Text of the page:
Hoop Size Guide

With hoops, size does matter. 😉 The bigger the hoop’s diameter the slower to revolves and the easier it is to keep rotating around the body.

Here are some examples of the sizes:
Beginner’s Large (almost impossible nOt to hoop with) 44″-40″
Beginner’s smaller sized 39″-38″
Intermediate Level 37″-35″
Kids Sized/Pro Hooper 35″-30″ (only use ultra light weight or polypro)
Mini/Off-Body Hoop Size 30″-20″ (only use ultra light weight or polypro)

There are 3 basic weights:
Heavy (160psi 1″OD 3/4″ID)
Light (100psi 1″OD 3/4″ID)
Ultra Light (125psi 3/4″OD 1/2″ID)
PolyPro (3/4″OD or 5/8″OD) –additional $10 upgrade fee

For beginner’s sized hoops (44″-38″) the heavier weight is generally easier for on-body hooping because the weight of the hoop helps to propel itself around the body. However, the heavy weight can be a little harder for off-body movements. I have also noticed for some thinner framed people, the heavy weight can feel a bit too much for those with bones close to the skin.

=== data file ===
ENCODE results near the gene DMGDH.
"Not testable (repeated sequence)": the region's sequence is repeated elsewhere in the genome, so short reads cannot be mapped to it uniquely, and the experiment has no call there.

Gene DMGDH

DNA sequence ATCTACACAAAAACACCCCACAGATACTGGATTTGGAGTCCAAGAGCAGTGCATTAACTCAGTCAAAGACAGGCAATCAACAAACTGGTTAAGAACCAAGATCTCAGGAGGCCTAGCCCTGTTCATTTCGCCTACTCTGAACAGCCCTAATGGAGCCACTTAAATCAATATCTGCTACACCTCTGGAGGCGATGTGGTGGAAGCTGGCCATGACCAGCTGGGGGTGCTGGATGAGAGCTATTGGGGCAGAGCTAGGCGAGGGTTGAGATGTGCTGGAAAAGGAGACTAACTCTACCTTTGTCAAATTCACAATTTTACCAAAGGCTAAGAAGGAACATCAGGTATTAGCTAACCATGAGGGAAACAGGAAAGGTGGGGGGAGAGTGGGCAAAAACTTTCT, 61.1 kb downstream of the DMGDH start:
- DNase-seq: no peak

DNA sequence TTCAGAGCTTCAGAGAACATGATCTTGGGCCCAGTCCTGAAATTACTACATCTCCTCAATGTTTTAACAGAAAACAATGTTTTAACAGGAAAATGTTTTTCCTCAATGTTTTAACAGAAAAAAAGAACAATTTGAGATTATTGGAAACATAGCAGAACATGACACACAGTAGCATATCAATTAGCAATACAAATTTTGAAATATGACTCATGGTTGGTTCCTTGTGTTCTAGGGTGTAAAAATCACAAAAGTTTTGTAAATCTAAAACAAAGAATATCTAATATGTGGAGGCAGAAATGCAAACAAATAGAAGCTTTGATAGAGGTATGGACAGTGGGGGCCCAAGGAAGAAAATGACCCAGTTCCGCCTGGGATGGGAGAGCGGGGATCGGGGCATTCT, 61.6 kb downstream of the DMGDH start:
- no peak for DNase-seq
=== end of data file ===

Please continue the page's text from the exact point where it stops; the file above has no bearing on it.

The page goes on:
Whatever weight you choose for your beginner hoop, it is the diameter that is really most important. So, for the beginner sized hoops (44″-38″) I’d say weight is personal preferance.

The light weight to ultra light is recommended for the Intermediate Level hoops. At this stage you will be learning more off-body movements, which are easier with the smaller lighter hoops. Keep in mind you may want to compromise for a size you can still comfortably hoop on-body with.

Whether this is for a child or you’re doing more intricate moves you’ll want a lighter hoop. This is why we recommend the lightest hoops we offer. The ultra light is much lighter than the light tubing and is thinner. This is great for giving you a quick response from your hoop with each movement.
The polypro is the lightest tubing on the market, but it also a bit more expensive, so there is an added fee for upgrading to polypro. This tubing will give you the quickest response from your hoop which is why it is so popular in this community these days.